Soma, as it is called in the Rigveda, was a ritual drink prepared with potent magical ingredients. This entheogenic draught is found in several Indo-European cultures, from the North Indians of the Vedic period through to its possible use by the Nordic berserkers of the 9th and 10th centuries. While the ingredients may have varied due to the different environments in which the various tribes around themselves, the main constituents of the original Vedic Soma remain unknown. according to the most ancient accounts, Soma was used in a ritual setting or before battle.
The first literary reference to it is in the Rigveda in the 2nd millennium BCE. It is drunk by Indra before he battles the serpent Vritra. The Indo-Aryan Haoma is described in the Avestan Yasna (2nd millennium BCE) as a drink that grants “speed and strength to warriors.”
Where then, in the the Greek tradition, does Soma appear?
The Ambrosia of the gods, a drink that granted them immortality, is identified by many scholars as being cognate with the Indian Amrita, which in turn is equated to Soma. The Sanskrit word Amrita means “immortality” as this, along with wisdom and power, is what the drink was said to impart to the gods. Nektar, an associated food/drink of the Greek gods has the meaning of “overcoming death.”
Ambrosia appears several times in the mythological record. Aside from the gods consuming it, Achilles is anointed in it by his mother Thetis to make him invulnerable and Apollo anoints the body of Sarpedon with it in the Iliad. Calypso in the Odyssey tells us the Olympian gods are brought Ambrosia by doves and it is used by Aphrodite as an oil in her Homeric hymn.
In these instances, Ambrosia is both consumed and used externally. This magic potion confers the immortal power and strength, much like Soma.
In the Argonautika, the hero Jason uses a potion derived from the Prometheon root before ploughing the fields of Aietes. In my book Undying Glory: the Solar Path of Greek Heroes, I describe the scene in detail, as well as interpreting the details of the mythos.
Medeia, priestess of the goddess Hekate, prepares an elixir for Jason from the root of a plant known as Prometheon. The plant grew from the drops of blood shed by the Titan Prometheus when the Eagle of Zeus pecked out his liver each day. Medeia pulls the taproot of the plant, which looks like freshly-slaughtered flesh, and after a ritual, prepares a potion from it. Jason also conducts a ritual with a sacrifice to the goddess Hekate before using the potion. When he uses it, it is as a balm, rather than a drink. He covers himself and his weapons with it before he yokes the fire-breathing bulls and reaps the earthborn men.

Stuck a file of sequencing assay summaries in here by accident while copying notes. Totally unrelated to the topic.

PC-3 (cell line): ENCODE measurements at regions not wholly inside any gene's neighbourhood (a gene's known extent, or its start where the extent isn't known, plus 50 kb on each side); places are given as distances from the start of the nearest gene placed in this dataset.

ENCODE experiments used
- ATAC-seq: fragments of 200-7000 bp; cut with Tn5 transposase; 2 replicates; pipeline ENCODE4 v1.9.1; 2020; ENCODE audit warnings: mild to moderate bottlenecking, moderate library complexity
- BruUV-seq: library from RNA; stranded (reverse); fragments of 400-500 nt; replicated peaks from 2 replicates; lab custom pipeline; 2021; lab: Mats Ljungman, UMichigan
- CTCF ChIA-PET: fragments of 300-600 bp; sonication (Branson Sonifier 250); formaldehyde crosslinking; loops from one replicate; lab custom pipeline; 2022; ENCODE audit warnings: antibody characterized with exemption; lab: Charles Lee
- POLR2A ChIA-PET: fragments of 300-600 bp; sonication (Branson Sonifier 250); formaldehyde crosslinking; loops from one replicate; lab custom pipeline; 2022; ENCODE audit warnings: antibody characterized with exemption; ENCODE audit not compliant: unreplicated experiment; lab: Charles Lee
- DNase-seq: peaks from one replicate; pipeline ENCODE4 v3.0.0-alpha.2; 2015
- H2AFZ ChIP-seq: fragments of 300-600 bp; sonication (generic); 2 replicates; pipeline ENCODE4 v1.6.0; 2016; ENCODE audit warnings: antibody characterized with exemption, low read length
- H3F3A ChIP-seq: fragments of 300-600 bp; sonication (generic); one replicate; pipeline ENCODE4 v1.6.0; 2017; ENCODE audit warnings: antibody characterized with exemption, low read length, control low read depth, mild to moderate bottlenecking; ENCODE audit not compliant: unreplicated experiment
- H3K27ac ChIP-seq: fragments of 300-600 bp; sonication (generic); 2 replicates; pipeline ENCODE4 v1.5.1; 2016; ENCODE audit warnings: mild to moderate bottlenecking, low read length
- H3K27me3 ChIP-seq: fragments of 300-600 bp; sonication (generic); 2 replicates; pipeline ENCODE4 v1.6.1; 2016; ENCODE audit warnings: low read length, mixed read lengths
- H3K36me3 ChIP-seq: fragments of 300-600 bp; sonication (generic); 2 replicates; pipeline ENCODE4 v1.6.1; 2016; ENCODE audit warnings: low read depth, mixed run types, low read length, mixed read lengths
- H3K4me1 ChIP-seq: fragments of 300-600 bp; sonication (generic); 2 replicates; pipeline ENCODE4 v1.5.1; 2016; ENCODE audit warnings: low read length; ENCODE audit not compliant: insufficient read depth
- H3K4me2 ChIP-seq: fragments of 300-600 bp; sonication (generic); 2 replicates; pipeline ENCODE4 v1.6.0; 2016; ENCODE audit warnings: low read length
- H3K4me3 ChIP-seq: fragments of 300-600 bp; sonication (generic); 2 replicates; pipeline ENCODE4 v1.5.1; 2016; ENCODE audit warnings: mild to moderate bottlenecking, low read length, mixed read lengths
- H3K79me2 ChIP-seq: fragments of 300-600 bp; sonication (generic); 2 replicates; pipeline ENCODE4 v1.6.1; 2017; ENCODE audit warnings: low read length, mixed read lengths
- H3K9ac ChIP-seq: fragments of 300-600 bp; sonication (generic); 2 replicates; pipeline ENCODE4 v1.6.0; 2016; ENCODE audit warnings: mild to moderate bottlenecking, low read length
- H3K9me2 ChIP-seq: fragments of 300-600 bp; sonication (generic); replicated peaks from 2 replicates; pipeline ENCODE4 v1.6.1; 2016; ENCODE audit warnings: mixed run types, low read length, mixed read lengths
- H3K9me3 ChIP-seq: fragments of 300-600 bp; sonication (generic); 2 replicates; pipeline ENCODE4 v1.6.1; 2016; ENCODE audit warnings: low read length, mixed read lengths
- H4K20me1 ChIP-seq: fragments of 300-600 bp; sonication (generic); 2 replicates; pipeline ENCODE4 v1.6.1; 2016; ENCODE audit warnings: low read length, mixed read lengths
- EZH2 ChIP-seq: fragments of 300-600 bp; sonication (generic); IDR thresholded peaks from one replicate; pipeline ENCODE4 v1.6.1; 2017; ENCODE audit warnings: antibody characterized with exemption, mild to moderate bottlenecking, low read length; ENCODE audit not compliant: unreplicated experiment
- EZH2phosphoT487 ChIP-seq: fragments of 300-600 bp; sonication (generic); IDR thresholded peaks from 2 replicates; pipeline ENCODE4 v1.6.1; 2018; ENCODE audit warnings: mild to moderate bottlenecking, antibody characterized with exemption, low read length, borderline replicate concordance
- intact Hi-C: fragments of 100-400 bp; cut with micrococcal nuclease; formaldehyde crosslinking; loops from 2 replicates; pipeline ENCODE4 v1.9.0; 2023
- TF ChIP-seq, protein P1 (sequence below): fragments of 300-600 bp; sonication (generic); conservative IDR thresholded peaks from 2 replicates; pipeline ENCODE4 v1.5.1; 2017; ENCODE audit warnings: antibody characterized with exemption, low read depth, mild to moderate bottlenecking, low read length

The location of this story and the root are of interest, as the kingdom of Aietes is on the “edge of the world” and Prometheon is found in the Caucasus Mountains. This supports the idea that the Prometheon potion is the Soma of the Indo-Europeans, originating in their potential ancestral homeland in the Pontic Steppe. The connection to Prometheus is also important here, as he is the god that most resembles man, being the first to make a sacrifice and the bringer of fire. Hence, the Titanic deity made human existence human, elevating man above the animal realm and no longer fully submissive to the gods. In the words of Karl Kerenyi:
“as soon as man is man… …man becomes unable to submit. And the sufferings that spring from unsubmissiveness are special sufferings that exceed those of the animals – they become, in a sense, punishments.”
This share of the Soma, originally only intended for the gods, is given to man through Prometheus who assumes the punishment for man’s ascent.
Aside from this mythical version of soma, the Greeks utilised an entheogenic draught during initiatory mysteries. While little is known of the mysteries at Eleusis, we know that the initiates would break their fast with a drink known as Kykeon.
Kykeon was a wine-based drink that was popular with the rural Greeks, and appears in the Greek mythological and historical record several times. In the Iliad, it is given as as a healing tonic to Nestor and his companions. The version here is made with Pramnian wine, shredded goats cheese, barley and honey, garnished with onions. The same draught is prepared by Kirke for Odysseus and his men in the Odyssey, but the sorceress also infuses it with her magic potion to turn them into pigs.
This is not likely the Kykeon served during the Eleusinian Mysteries, as the Homeric hymn to Demeter indicates. In the hymn, which serves as the story behind the mysteries, the goddess Demeter is served Kykeon made with water, barley meal and pennyroyal. During the mystery initiation, celebrants would face death and journey into the Underworld. Some scholars have claimed that the Kykeon at Eleusis was entheogenic, with either ergot fungus of barley, paspalum grass ergot, or a hallucinogenic mushroom as the active agent. This magic potion would provide the initiates with visions of the Underworld, unlocking its secrets.
This entheogenic Kykeon is more in line with the Soma of the Indo-Europeans with it’s “magical” properties, than the Homeric drink given to heroes. That it is given to both heroes in one context and to mystery cult initiates in another furthers the case of Kykeon being a Greek Soma.